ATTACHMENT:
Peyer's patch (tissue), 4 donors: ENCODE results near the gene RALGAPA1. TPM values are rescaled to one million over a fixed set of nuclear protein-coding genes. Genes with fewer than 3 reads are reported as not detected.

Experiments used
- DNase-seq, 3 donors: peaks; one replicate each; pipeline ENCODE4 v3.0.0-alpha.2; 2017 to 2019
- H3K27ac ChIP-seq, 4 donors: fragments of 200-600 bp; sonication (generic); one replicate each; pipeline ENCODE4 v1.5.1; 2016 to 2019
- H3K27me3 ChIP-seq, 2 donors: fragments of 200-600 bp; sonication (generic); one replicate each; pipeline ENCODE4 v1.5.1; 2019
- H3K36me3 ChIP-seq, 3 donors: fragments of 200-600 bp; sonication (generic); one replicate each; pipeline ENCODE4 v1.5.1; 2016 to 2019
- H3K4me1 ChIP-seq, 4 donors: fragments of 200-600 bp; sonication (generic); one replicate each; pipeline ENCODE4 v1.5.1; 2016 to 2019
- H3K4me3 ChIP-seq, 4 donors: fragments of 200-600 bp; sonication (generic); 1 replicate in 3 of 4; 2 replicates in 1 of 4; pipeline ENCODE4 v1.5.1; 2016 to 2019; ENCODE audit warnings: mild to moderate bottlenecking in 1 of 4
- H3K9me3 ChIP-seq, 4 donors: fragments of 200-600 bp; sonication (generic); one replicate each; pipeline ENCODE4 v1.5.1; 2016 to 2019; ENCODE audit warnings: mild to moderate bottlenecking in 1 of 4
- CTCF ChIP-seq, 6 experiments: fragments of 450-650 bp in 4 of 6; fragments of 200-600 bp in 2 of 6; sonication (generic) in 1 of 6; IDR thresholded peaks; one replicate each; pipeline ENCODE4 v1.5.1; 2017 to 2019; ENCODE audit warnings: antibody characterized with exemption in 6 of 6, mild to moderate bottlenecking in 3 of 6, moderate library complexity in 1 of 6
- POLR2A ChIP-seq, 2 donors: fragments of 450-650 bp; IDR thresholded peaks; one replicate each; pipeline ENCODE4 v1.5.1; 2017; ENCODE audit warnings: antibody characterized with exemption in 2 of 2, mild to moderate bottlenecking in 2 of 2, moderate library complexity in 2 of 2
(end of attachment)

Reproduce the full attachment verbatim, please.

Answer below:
Peyer's patch (tissue), 4 donors: ENCODE results near the gene RALGAPA1. TPM values are rescaled to one million over a fixed set of nuclear protein-coding genes. Genes with fewer than 3 reads are reported as not detected.

Experiments used
- DNase-seq, 3 donors: peaks; one replicate each; pipeline ENCODE4 v3.0.0-alpha.2; 2017 to 2019
- H3K27ac ChIP-seq, 4 donors: fragments of 200-600 bp; sonication (generic); one replicate each; pipeline ENCODE4 v1.5.1; 2016 to 2019
- H3K27me3 ChIP-seq, 2 donors: fragments of 200-600 bp; sonication (generic); one replicate each; pipeline ENCODE4 v1.5.1; 2019
- H3K36me3 ChIP-seq, 3 donors: fragments of 200-600 bp; sonication (generic); one replicate each; pipeline ENCODE4 v1.5.1; 2016 to 2019
- H3K4me1 ChIP-seq, 4 donors: fragments of 200-600 bp; sonication (generic); one replicate each; pipeline ENCODE4 v1.5.1; 2016 to 2019
- H3K4me3 ChIP-seq, 4 donors: fragments of 200-600 bp; sonication (generic); 1 replicate in 3 of 4; 2 replicates in 1 of 4; pipeline ENCODE4 v1.5.1; 2016 to 2019; ENCODE audit warnings: mild to moderate bottlenecking in 1 of 4
- H3K9me3 ChIP-seq, 4 donors: fragments of 200-600 bp; sonication (generic); one replicate each; pipeline ENCODE4 v1.5.1; 2016 to 2019; ENCODE audit warnings: mild to moderate bottlenecking in 1 of 4
- CTCF ChIP-seq, 6 experiments: fragments of 450-650 bp in 4 of 6; fragments of 200-600 bp in 2 of 6; sonication (generic) in 1 of 6; IDR thresholded peaks; one replicate each; pipeline ENCODE4 v1.5.1; 2017 to 2019; ENCODE audit warnings: antibody characterized with exemption in 6 of 6, mild to moderate bottlenecking in 3 of 6, moderate library complexity in 1 of 6
- POLR2A ChIP-seq, 2 donors: fragments of 450-650 bp; IDR thresholded peaks; one replicate each; pipeline ENCODE4 v1.5.1; 2017; ENCODE audit warnings: antibody characterized with exemption in 2 of 2, mild to moderate bottlenecking in 2 of 2, moderate library complexity in 2 of 2